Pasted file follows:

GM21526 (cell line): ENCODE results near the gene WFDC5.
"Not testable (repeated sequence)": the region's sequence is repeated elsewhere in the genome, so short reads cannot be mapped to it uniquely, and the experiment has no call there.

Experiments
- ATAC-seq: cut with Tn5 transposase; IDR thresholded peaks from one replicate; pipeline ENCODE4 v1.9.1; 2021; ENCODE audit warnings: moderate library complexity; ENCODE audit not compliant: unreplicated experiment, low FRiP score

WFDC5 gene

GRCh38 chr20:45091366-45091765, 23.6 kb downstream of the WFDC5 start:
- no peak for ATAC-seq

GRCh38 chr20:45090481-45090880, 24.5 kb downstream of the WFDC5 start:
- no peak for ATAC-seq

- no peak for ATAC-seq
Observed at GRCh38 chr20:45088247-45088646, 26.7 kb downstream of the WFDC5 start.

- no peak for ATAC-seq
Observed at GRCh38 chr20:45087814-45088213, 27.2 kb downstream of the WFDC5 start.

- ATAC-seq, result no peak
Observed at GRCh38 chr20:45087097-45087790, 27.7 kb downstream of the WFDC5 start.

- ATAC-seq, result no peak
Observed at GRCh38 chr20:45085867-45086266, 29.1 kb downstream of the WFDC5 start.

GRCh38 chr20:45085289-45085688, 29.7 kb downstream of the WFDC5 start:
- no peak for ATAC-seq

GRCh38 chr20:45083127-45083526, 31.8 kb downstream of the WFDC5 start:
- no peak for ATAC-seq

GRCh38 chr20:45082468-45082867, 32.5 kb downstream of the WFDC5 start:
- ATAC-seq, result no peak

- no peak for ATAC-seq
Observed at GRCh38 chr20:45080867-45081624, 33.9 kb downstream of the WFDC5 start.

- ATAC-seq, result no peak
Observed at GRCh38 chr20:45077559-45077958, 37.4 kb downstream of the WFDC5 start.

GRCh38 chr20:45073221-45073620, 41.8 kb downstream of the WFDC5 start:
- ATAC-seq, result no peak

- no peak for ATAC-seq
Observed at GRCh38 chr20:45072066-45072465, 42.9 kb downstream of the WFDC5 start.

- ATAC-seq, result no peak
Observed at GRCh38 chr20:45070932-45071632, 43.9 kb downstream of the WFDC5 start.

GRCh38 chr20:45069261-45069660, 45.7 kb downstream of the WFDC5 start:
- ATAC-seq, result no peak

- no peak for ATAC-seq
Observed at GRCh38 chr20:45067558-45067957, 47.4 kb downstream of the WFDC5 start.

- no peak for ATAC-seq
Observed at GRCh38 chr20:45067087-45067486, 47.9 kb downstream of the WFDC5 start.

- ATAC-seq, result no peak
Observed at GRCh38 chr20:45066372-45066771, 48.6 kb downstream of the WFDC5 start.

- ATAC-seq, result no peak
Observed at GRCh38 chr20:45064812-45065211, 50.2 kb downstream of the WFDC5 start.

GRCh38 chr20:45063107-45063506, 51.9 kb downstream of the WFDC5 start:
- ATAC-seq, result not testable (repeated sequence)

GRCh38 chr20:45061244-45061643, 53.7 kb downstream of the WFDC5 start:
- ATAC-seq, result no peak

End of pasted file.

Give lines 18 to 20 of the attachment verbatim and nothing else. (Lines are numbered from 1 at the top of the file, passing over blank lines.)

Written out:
GRCh38 chr20:45085289-45085688, 29.7 kb downstream of the WFDC5 start:
- no peak for ATAC-seq

GRCh38 chr20:45083127-45083526, 31.8 kb downstream of the WFDC5 start: